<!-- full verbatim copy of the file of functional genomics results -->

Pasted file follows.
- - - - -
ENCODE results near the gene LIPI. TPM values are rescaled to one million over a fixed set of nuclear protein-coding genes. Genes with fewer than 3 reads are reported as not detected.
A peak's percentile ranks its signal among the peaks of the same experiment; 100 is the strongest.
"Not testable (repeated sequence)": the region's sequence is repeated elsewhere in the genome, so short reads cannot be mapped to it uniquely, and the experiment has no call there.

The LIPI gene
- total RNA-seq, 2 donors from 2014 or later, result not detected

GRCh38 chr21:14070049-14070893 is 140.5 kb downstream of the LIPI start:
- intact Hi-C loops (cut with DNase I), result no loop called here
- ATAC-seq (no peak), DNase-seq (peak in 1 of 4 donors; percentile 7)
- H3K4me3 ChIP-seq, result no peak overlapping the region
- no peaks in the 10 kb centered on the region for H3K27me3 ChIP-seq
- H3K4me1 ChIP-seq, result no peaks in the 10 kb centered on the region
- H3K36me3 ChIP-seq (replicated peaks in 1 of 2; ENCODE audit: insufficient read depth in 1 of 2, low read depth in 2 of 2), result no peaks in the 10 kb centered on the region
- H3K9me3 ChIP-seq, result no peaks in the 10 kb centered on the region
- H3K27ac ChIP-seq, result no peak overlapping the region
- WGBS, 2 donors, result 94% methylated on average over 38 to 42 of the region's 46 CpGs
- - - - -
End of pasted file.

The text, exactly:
ENCODE results near the gene LIPI. TPM values are rescaled to one million over a fixed set of nuclear protein-coding genes. Genes with fewer than 3 reads are reported as not detected.
A peak's percentile ranks its signal among the peaks of the same experiment; 100 is the strongest.
"Not testable (repeated sequence)": the region's sequence is repeated elsewhere in the genome, so short reads cannot be mapped to it uniquely, and the experiment has no call there.

The LIPI gene
- total RNA-seq, 2 donors from 2014 or later, result not detected

GRCh38 chr21:14070049-14070893 is 140.5 kb downstream of the LIPI start:
- intact Hi-C loops (cut with DNase I), result no loop called here
- ATAC-seq (no peak), DNase-seq (peak in 1 of 4 donors; percentile 7)
- H3K4me3 ChIP-seq, result no peak overlapping the region
- no peaks in the 10 kb centered on the region for H3K27me3 ChIP-seq
- H3K4me1 ChIP-seq, result no peaks in the 10 kb centered on the region
- H3K36me3 ChIP-seq (replicated peaks in 1 of 2; ENCODE audit: insufficient read depth in 1 of 2, low read depth in 2 of 2), result no peaks in the 10 kb centered on the region
- H3K9me3 ChIP-seq, result no peaks in the 10 kb centered on the region
- H3K27ac ChIP-seq, result no peak overlapping the region
- WGBS, 2 donors, result 94% methylated on average over 38 to 42 of the region's 46 CpGs